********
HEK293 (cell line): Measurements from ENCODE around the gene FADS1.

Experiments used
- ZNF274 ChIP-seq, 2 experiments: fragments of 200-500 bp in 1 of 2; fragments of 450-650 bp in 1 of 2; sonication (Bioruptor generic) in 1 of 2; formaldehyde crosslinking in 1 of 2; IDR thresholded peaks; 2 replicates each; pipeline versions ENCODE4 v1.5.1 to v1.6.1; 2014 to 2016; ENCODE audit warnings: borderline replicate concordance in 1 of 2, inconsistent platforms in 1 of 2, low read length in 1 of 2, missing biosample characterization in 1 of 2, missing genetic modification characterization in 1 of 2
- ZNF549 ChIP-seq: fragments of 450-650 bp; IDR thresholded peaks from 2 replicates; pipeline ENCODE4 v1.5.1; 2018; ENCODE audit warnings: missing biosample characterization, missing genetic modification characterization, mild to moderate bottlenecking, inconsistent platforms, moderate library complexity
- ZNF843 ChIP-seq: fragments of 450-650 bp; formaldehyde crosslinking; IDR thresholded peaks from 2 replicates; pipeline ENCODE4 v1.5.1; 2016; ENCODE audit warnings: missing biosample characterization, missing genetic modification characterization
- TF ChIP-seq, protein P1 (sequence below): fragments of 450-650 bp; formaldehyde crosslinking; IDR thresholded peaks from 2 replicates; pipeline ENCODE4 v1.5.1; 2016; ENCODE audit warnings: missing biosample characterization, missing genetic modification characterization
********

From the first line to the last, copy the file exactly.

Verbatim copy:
HEK293 (cell line): Measurements from ENCODE around the gene FADS1.

Experiments used
- ZNF274 ChIP-seq, 2 experiments: fragments of 200-500 bp in 1 of 2; fragments of 450-650 bp in 1 of 2; sonication (Bioruptor generic) in 1 of 2; formaldehyde crosslinking in 1 of 2; IDR thresholded peaks; 2 replicates each; pipeline versions ENCODE4 v1.5.1 to v1.6.1; 2014 to 2016; ENCODE audit warnings: borderline replicate concordance in 1 of 2, inconsistent platforms in 1 of 2, low read length in 1 of 2, missing biosample characterization in 1 of 2, missing genetic modification characterization in 1 of 2
- ZNF549 ChIP-seq: fragments of 450-650 bp; IDR thresholded peaks from 2 replicates; pipeline ENCODE4 v1.5.1; 2018; ENCODE audit warnings: missing biosample characterization, missing genetic modification characterization, mild to moderate bottlenecking, inconsistent platforms, moderate library complexity
- ZNF843 ChIP-seq: fragments of 450-650 bp; formaldehyde crosslinking; IDR thresholded peaks from 2 replicates; pipeline ENCODE4 v1.5.1; 2016; ENCODE audit warnings: missing biosample characterization, missing genetic modification characterization
- TF ChIP-seq, protein P1 (sequence below): fragments of 450-650 bp; formaldehyde crosslinking; IDR thresholded peaks from 2 replicates; pipeline ENCODE4 v1.5.1; 2016; ENCODE audit warnings: missing biosample characterization, missing genetic modification characterization